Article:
Once upon a time I had all six of E.F. Benson’s Mapp and Lucia books and I loved them even if it was a long time since I read them. Last year when I started to catalogue my books I realised that at some point six had become three – there was a general wailing and gnashing of teeth. It wouldn’t have been so bad if the three that disappeared had been three that fitted nicely into one of the omnibuses, or if they were still generally in print, or if they came up regularly in second hand shops.
None of these things being the case and there always being a long list of unread (by me) books to acquire when I hit second hand sights coupled with a job that currently just about pays the mortgage and very little else I was beginning to think it would be a very very long time before all the Mapp and Lucia’s would be lined up, ducks in a row, on my bookshelf again. Then happy day I saw a copy of ‘Miss Mapp’ in the same black swan imprint as my remaining volumes for a meagre £1.50 in a charity shop. After I went home to check it was a missing one, and then went back before the shop opened the next day to stand on the doorstep in the freezing cold for quarter of an hour risking missing my work bus in the process I finally got the prize (and to work).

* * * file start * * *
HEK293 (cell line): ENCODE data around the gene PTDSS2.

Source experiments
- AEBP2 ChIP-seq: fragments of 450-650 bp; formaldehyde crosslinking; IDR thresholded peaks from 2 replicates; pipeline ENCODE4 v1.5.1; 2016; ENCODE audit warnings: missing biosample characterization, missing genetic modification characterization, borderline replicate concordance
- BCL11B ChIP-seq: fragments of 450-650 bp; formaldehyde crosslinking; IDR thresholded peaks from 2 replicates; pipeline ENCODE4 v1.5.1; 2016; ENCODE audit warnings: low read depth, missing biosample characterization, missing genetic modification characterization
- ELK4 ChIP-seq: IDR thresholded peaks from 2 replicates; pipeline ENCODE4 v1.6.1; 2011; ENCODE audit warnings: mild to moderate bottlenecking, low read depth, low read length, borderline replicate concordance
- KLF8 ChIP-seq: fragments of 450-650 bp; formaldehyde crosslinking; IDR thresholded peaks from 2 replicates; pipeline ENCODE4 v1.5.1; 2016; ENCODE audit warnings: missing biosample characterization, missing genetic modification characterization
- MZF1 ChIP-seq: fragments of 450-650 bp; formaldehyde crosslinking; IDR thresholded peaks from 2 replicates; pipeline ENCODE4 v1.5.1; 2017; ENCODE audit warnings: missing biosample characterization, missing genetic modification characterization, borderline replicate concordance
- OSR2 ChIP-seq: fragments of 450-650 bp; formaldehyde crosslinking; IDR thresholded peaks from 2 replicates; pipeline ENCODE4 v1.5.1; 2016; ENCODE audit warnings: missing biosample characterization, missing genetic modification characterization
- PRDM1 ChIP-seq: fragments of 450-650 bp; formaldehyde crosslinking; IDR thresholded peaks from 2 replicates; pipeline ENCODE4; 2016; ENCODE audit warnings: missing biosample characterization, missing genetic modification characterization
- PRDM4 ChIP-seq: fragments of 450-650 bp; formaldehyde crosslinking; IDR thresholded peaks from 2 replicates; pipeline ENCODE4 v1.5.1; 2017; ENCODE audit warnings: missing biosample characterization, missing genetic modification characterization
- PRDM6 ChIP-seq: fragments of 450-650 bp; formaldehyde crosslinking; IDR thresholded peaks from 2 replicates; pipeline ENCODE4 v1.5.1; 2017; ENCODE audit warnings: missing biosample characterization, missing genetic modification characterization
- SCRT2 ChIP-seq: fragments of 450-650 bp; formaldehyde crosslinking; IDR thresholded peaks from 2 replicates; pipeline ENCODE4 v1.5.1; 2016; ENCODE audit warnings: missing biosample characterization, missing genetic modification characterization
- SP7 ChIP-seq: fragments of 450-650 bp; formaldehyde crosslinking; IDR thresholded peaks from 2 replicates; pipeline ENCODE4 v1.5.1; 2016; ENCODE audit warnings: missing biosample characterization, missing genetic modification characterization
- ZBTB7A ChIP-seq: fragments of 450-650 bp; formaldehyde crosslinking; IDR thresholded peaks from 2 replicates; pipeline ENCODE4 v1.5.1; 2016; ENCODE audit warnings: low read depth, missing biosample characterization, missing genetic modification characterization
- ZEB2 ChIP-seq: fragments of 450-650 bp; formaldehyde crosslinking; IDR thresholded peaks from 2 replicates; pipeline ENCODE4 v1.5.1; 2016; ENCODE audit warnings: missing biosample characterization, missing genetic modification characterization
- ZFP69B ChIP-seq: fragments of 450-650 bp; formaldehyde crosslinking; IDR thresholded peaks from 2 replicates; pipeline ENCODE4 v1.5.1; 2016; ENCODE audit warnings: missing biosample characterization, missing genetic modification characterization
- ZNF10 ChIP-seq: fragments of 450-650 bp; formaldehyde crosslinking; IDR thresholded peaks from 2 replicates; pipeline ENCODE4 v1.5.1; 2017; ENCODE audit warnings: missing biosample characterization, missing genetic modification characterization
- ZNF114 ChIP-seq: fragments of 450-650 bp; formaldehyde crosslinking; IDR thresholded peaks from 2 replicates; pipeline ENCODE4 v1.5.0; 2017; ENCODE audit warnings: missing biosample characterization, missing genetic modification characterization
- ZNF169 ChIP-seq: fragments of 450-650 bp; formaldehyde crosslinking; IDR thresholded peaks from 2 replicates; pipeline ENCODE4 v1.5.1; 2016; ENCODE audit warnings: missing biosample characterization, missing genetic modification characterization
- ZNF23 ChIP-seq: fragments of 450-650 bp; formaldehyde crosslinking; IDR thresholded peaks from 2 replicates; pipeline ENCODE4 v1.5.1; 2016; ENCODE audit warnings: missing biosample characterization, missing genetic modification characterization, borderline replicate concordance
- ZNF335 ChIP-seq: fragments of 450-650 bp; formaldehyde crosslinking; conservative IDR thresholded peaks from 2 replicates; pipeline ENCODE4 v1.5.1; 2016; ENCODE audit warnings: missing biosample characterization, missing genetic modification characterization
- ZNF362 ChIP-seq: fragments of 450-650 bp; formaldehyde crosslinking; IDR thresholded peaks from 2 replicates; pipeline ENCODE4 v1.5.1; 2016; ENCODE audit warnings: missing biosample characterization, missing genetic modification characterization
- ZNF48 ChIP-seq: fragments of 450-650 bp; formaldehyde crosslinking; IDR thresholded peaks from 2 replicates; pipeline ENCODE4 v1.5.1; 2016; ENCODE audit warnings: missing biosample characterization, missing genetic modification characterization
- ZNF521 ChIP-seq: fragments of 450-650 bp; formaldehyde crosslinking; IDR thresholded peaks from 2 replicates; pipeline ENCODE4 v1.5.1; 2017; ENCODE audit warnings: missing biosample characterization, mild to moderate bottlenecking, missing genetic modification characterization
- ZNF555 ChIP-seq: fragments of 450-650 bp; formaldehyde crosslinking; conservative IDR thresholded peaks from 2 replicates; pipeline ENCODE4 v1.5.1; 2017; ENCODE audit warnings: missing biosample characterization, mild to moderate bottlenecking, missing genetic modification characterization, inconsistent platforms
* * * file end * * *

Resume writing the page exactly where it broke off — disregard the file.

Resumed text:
After a weekend battling with Sofia Tolstoy I couldn’t resist taking refuge in a bit of Benson and so started to read and haven’t wanted to stop since. I got through ‘Miss Mapp’ and have moved on to ‘Mapp and Lucia’. I think if I go without cups of tea at work for the rest of the month than I can safely order the final missing two without bouncing a single cheque so that’s what I’m going to do. (As an aside being poor is becoming really very tiresome – I would really like the chance to try something different now.)
I was trying to remember when I last read these books – I think I would have been about sixteen which seems young now to be reading about the social machinations of middle age ladies. I know I loved these books and at that age I tended to read and re read a book to death but somehow the Benson’s are in remarkably good shape and better yet I find I don’t remember much of the detail. Tilling is familiar but to all intents and purposes I could be reading these books for the first time – and happily it’s one of those meetings with a childhood friend where I find we still like each other and there are no awkward silences.